Practice Self-Care

Sometimes the pressure to engage in self-care after a traumatic experience can create even more stress. You may wonder if you are doing it correctly or you may feel a need to demonstrate your strength and resilience to others. We hope that this list will inspire you to engage in self-care that is the right fit for what you need. Remember that whatever works for you is the “right” way.
Research shows that 70% of sexual assault survivors experience moderate to severe distress, which is a larger percentage than for any other violent crime. (NSVRC, 2015)

Self-Care

Talking about, or even thinking about, your traumatic experience can be emotionally draining. Because it is difficult to predict how you might feel on any given day, you might want to consider building a regular plan for self-care. Ideas include going for a run, visiting a museum, taking a relaxing bath, spending time with a close friend, or getting emotional help from a professional. Below are some self-care tips to consider.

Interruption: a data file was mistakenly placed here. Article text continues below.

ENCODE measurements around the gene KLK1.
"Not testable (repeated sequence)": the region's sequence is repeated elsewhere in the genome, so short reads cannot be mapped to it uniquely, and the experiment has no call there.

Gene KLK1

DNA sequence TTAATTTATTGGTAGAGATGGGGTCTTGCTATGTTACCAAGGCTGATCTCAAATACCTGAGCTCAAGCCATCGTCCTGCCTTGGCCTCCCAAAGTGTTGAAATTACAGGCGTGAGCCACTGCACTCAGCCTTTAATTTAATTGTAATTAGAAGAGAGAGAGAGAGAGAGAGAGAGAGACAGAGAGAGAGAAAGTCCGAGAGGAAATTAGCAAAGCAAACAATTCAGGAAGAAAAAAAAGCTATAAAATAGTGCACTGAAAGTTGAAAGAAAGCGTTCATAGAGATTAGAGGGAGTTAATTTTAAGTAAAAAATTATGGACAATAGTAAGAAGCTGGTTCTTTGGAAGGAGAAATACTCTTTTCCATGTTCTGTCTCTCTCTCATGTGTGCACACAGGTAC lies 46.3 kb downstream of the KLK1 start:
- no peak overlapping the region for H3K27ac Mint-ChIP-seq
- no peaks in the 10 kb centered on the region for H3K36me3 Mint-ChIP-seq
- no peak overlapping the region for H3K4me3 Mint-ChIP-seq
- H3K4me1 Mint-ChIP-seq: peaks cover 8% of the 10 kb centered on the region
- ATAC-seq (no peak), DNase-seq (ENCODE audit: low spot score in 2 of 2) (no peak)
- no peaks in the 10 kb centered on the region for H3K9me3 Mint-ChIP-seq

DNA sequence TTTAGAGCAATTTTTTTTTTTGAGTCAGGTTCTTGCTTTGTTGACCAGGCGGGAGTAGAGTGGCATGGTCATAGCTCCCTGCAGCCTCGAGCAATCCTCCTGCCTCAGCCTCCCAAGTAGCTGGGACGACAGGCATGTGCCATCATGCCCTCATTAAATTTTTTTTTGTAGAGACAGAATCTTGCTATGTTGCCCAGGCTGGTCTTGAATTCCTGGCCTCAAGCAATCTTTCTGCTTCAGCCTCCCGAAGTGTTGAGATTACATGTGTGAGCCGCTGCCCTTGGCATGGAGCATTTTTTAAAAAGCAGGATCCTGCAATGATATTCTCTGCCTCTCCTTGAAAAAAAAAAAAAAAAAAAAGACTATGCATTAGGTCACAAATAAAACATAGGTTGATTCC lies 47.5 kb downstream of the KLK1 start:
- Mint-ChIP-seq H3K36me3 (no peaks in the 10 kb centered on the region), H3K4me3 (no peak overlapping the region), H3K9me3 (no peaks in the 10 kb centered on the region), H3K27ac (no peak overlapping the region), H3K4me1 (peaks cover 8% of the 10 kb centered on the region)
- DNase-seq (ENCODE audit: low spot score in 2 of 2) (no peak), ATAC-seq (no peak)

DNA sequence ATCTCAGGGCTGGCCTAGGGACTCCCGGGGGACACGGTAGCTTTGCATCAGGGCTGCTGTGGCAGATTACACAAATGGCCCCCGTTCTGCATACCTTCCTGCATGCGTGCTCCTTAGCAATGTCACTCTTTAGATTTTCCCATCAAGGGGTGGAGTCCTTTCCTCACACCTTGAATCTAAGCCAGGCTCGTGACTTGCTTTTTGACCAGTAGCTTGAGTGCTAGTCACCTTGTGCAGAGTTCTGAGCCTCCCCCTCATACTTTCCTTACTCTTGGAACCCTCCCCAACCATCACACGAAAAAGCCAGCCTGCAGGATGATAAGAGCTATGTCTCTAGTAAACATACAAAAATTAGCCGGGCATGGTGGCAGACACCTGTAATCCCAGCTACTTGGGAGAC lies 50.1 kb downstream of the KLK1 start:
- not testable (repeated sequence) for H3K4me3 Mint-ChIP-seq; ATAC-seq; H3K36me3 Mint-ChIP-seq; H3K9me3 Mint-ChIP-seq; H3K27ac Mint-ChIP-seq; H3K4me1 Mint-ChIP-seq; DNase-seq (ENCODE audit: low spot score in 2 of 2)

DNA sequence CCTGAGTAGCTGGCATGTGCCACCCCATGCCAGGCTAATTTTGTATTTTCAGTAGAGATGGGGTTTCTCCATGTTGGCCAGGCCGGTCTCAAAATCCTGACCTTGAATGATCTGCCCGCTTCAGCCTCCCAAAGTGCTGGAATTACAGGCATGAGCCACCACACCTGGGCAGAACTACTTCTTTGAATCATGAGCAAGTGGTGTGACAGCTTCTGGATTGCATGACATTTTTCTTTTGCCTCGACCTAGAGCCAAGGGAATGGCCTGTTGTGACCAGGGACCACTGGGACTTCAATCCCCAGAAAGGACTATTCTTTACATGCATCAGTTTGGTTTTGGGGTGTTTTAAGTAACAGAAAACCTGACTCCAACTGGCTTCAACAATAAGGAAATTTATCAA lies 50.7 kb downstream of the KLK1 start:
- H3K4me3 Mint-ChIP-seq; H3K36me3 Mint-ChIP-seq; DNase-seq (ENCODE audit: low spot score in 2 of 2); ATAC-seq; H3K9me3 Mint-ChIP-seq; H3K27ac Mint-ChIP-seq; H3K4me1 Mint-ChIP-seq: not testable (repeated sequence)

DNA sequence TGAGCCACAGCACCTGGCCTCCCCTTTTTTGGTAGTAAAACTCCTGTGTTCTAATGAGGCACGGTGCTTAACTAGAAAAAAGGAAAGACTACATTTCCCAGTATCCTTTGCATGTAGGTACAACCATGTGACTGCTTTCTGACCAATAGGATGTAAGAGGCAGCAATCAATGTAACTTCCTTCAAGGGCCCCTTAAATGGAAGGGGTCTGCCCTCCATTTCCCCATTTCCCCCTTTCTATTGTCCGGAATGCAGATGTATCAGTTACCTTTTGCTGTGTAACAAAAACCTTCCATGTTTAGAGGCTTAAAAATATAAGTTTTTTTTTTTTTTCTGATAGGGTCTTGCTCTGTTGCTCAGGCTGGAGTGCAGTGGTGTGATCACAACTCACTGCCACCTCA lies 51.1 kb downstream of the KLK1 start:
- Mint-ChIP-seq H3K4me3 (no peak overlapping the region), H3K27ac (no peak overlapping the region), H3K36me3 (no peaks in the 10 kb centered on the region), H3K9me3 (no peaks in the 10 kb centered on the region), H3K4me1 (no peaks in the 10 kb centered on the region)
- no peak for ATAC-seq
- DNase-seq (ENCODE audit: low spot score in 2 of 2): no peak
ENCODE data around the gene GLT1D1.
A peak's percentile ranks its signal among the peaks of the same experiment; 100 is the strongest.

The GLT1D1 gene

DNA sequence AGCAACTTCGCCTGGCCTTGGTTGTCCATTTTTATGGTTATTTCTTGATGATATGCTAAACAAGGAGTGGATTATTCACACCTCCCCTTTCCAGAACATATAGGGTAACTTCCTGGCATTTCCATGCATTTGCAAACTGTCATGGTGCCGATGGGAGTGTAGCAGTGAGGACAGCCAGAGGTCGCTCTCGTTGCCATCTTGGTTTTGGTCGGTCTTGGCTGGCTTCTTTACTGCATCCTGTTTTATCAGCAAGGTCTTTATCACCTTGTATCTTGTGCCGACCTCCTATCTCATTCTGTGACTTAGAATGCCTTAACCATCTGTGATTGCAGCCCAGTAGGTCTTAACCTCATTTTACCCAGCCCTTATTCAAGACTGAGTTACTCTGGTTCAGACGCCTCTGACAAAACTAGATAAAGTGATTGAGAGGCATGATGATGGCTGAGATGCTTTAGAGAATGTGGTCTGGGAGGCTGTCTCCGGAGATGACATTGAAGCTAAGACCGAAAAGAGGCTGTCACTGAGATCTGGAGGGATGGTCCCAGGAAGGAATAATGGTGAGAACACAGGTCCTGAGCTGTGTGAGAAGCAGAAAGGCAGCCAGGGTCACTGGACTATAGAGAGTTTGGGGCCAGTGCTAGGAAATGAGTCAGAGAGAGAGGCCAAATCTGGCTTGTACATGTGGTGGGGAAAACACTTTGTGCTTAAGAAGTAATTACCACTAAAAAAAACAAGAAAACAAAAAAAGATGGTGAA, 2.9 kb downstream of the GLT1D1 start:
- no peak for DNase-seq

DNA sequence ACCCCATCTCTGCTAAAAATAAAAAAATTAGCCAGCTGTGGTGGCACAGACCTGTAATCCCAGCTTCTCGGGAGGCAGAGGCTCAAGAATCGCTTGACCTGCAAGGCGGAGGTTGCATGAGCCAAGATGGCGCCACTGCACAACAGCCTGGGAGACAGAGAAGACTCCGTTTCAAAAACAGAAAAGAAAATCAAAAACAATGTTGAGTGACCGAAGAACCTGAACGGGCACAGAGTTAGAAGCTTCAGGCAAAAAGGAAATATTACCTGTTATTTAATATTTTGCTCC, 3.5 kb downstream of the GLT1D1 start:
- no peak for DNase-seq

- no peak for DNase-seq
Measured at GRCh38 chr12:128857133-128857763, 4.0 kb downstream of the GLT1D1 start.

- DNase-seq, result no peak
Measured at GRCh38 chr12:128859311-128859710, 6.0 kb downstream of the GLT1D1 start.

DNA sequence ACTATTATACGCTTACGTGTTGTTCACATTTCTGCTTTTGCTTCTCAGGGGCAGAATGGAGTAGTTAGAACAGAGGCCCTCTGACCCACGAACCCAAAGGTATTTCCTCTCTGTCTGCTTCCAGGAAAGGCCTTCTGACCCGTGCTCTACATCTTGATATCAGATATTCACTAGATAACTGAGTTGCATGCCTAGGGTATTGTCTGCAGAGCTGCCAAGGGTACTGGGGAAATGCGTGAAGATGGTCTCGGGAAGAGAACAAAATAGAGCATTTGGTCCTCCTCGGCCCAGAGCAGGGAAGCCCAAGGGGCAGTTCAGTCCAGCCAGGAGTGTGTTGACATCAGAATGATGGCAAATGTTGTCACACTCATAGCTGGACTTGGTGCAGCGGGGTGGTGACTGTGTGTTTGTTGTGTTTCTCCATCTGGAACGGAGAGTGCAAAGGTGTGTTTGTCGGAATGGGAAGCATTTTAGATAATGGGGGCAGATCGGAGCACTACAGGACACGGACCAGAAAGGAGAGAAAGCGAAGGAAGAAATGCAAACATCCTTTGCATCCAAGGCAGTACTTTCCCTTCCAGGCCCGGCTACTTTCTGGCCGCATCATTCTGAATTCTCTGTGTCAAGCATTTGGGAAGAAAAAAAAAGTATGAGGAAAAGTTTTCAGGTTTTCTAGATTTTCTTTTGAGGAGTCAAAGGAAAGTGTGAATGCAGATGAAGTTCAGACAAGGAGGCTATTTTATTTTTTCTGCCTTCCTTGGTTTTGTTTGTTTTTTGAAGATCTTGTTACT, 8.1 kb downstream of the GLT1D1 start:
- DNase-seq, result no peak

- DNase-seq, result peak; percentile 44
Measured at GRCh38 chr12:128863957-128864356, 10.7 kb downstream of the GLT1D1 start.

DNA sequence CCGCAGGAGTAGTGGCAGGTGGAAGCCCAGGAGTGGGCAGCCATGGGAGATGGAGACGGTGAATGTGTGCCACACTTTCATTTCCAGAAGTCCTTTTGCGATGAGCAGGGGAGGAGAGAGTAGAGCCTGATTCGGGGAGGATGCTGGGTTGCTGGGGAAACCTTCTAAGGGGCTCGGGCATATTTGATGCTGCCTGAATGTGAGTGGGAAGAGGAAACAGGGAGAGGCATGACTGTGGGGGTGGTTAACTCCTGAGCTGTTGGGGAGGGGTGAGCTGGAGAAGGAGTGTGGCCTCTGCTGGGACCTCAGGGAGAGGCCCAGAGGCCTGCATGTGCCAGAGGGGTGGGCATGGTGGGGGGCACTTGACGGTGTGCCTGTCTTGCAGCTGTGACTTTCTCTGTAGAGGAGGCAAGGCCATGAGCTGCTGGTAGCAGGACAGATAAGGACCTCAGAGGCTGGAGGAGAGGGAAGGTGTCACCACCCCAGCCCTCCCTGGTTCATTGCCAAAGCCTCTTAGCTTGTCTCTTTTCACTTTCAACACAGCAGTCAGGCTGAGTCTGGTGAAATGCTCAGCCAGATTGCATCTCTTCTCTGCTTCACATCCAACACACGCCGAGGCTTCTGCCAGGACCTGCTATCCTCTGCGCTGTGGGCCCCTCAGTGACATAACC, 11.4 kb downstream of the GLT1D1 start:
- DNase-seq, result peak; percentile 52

Engage in physical movement.

Run. Walk. Bike. Climb. Swim. Take a dance or martial arts class. Enjoy the sensation of your physical body in a positive way through movement.

Care for your mind.

Meditate. Download a mindfulness app or podcast. Attend a spiritual or guided meditation service. Play soothing music while you breathe deep and relax. Engage in active mindfulness through activities such as art, crafting, cooking, or organizing.
Take care of yourself.

Find new positive experiences.

Research shows that people find greater happiness from positive activities and experiences, rather than physical things. Examples include massage, acupuncture, live music, theater, museums, volunteering for a cause that you find meaningful, day trips with loved ones, and exploring intimacy with a partner.

Take care of the basics.

Establish a sleep routine. Eat to nourish your body. Take time to bathe and groom yourself. Visit healthcare providers.

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